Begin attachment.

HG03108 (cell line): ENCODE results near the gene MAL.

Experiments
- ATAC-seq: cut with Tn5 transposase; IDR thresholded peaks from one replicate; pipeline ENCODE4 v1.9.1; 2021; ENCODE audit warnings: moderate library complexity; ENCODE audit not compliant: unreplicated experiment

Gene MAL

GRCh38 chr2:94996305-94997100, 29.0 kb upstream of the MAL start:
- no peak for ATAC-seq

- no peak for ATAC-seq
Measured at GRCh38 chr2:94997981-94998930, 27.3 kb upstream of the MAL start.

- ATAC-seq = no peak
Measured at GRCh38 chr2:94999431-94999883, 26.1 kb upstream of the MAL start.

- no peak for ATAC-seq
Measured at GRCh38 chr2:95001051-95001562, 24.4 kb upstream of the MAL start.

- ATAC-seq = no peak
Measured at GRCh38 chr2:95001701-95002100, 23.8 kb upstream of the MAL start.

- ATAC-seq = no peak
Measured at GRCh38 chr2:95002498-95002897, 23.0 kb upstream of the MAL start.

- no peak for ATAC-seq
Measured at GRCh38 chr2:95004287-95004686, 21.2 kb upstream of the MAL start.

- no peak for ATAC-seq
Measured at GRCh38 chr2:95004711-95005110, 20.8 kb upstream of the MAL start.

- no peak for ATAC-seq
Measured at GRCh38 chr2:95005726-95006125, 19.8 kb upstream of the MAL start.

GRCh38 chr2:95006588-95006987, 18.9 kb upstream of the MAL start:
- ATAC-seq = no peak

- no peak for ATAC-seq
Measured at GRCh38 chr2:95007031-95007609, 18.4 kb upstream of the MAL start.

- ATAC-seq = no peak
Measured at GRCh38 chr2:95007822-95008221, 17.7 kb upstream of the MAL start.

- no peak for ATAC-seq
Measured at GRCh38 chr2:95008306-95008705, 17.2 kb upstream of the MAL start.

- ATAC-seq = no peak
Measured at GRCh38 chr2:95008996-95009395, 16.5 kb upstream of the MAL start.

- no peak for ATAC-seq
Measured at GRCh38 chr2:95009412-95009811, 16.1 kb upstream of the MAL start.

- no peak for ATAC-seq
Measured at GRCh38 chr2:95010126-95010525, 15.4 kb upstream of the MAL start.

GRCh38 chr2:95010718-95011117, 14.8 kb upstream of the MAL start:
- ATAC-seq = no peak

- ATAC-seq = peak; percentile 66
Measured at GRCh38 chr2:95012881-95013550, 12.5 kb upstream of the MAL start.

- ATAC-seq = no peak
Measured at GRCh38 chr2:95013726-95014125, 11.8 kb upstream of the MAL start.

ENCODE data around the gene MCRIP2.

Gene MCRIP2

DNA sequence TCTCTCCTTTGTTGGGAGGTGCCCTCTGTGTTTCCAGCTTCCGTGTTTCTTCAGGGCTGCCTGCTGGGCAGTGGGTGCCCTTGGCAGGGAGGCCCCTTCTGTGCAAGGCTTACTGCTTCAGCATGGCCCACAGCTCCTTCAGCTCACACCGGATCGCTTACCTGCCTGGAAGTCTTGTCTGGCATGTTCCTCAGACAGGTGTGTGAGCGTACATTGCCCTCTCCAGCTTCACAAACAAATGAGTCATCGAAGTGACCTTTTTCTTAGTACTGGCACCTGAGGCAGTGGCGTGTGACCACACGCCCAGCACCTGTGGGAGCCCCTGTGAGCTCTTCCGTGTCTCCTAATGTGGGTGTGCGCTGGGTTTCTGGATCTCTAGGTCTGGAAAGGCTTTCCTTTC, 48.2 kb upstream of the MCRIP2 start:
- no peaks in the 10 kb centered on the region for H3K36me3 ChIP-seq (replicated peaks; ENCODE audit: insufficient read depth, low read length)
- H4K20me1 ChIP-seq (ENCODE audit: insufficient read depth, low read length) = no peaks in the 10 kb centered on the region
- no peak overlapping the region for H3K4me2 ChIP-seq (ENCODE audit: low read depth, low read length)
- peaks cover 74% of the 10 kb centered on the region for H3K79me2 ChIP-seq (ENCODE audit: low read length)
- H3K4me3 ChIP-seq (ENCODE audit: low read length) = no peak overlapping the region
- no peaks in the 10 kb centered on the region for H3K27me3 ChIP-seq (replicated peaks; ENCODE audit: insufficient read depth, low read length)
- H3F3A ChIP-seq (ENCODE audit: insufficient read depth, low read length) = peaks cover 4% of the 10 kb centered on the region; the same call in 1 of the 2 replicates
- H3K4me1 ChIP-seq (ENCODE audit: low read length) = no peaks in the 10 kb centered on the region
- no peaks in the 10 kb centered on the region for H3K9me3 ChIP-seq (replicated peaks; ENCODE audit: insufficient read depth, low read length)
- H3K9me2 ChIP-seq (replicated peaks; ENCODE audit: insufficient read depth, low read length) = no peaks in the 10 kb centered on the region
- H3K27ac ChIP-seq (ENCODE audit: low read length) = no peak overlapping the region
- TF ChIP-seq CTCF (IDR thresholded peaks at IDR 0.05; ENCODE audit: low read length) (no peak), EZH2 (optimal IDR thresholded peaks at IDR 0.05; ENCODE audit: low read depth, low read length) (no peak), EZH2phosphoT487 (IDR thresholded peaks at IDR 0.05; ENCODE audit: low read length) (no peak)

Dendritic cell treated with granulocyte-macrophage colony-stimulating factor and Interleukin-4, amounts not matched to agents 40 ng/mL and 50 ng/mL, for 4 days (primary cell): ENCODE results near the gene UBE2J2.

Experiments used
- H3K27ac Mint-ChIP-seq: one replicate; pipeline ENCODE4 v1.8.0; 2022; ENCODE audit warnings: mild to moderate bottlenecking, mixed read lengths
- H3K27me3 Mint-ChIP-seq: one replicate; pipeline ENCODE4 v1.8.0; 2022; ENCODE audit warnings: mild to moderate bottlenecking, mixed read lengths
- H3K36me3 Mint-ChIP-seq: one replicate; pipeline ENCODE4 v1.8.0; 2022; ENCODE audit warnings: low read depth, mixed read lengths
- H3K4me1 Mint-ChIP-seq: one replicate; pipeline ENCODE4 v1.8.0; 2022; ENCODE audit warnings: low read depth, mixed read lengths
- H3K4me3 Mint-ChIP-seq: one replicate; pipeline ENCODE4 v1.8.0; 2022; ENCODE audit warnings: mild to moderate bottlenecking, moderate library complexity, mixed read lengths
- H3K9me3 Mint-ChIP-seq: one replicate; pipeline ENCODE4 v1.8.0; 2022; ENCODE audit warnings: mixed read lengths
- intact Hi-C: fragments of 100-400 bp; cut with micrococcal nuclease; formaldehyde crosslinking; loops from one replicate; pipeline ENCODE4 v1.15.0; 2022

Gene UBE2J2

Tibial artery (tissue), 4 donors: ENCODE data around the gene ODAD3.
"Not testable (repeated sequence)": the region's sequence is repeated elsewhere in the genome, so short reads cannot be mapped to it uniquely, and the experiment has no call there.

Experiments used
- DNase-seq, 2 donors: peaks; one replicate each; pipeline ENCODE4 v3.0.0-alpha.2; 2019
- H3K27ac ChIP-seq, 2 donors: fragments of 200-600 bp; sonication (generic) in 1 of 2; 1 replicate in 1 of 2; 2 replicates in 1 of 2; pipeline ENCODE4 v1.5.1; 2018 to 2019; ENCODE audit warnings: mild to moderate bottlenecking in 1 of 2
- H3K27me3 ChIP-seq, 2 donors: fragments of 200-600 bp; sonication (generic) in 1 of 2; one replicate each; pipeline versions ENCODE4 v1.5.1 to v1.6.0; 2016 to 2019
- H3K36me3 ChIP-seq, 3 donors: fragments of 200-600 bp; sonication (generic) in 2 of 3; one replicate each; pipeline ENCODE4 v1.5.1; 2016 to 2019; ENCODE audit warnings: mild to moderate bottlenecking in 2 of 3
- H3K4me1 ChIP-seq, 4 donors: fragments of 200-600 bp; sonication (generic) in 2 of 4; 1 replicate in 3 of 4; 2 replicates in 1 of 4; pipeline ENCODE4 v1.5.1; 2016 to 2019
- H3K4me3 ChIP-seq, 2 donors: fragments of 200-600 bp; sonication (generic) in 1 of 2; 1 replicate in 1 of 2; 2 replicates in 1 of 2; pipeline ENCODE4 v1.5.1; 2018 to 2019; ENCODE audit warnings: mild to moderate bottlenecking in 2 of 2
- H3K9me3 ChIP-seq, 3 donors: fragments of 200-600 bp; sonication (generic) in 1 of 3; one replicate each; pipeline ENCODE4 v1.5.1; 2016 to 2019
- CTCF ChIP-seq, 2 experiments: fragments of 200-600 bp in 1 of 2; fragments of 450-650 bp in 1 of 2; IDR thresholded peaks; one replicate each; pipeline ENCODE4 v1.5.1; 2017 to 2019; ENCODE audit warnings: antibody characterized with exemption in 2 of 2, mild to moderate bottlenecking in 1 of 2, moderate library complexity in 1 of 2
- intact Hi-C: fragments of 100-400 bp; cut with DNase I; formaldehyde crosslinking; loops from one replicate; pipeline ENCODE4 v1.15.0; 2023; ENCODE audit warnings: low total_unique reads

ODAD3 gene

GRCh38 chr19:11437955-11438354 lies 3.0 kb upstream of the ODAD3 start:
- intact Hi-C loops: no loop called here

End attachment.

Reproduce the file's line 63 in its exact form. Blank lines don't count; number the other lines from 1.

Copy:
- H3K4me1 Mint-ChIP-seq: one replicate; pipeline ENCODE4 v1.8.0; 2022; ENCODE audit warnings: low read depth, mixed read lengths